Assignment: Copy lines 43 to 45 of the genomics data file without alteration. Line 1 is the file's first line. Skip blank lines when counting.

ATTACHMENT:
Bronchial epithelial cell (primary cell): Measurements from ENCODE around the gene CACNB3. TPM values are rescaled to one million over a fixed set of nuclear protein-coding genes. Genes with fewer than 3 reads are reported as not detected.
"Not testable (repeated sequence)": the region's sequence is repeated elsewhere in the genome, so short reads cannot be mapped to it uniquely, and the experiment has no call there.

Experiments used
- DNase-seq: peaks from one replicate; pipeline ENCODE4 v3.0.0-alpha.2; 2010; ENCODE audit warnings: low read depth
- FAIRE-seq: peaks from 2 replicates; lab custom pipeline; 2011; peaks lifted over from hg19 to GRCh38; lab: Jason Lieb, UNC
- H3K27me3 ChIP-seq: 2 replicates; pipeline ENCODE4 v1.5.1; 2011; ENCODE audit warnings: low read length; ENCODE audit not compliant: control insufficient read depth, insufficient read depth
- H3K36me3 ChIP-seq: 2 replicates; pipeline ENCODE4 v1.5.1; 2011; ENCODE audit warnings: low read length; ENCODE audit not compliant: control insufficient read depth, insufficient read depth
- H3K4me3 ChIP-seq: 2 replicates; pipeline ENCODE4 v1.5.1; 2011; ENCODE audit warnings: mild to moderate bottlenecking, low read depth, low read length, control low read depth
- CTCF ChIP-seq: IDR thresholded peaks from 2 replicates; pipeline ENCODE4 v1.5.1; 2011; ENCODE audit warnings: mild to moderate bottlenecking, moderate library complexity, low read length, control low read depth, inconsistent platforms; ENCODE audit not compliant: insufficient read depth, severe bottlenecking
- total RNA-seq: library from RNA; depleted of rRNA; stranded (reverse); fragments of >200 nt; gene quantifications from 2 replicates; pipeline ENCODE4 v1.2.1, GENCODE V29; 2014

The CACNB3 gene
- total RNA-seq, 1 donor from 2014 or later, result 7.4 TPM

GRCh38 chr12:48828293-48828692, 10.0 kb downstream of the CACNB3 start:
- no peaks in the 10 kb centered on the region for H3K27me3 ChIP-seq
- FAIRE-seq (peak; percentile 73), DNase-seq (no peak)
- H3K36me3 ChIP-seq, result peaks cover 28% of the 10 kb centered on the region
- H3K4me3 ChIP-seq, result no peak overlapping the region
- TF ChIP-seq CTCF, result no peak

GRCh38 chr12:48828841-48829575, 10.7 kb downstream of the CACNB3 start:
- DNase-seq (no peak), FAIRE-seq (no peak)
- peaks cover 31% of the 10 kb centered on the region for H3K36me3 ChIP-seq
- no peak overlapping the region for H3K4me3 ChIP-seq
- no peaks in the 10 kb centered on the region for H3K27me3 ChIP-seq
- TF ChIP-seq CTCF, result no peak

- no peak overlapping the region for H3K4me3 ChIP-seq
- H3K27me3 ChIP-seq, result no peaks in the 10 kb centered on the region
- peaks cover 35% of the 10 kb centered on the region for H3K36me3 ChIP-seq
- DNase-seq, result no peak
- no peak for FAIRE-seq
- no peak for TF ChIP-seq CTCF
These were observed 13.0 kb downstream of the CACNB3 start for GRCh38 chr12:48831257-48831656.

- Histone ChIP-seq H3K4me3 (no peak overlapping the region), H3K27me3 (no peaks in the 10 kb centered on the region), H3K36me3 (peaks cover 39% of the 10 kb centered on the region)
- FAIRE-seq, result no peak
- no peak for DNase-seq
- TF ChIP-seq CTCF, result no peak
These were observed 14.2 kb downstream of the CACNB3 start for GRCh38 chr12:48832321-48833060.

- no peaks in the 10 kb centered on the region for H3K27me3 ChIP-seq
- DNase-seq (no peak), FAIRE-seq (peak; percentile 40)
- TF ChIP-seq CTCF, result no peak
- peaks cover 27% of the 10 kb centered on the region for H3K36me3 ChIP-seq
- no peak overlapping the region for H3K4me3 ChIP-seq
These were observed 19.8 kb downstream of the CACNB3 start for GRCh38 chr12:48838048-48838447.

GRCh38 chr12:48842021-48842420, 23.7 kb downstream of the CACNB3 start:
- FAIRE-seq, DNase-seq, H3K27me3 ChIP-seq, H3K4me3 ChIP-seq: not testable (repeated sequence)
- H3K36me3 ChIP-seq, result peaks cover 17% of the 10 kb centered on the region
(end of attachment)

GRCh38 chr12:48842021-48842420, 23.7 kb downstream of the CACNB3 start:
- FAIRE-seq, DNase-seq, H3K27me3 ChIP-seq, H3K4me3 ChIP-seq: not testable (repeated sequence)
- H3K36me3 ChIP-seq, result peaks cover 17% of the 10 kb centered on the region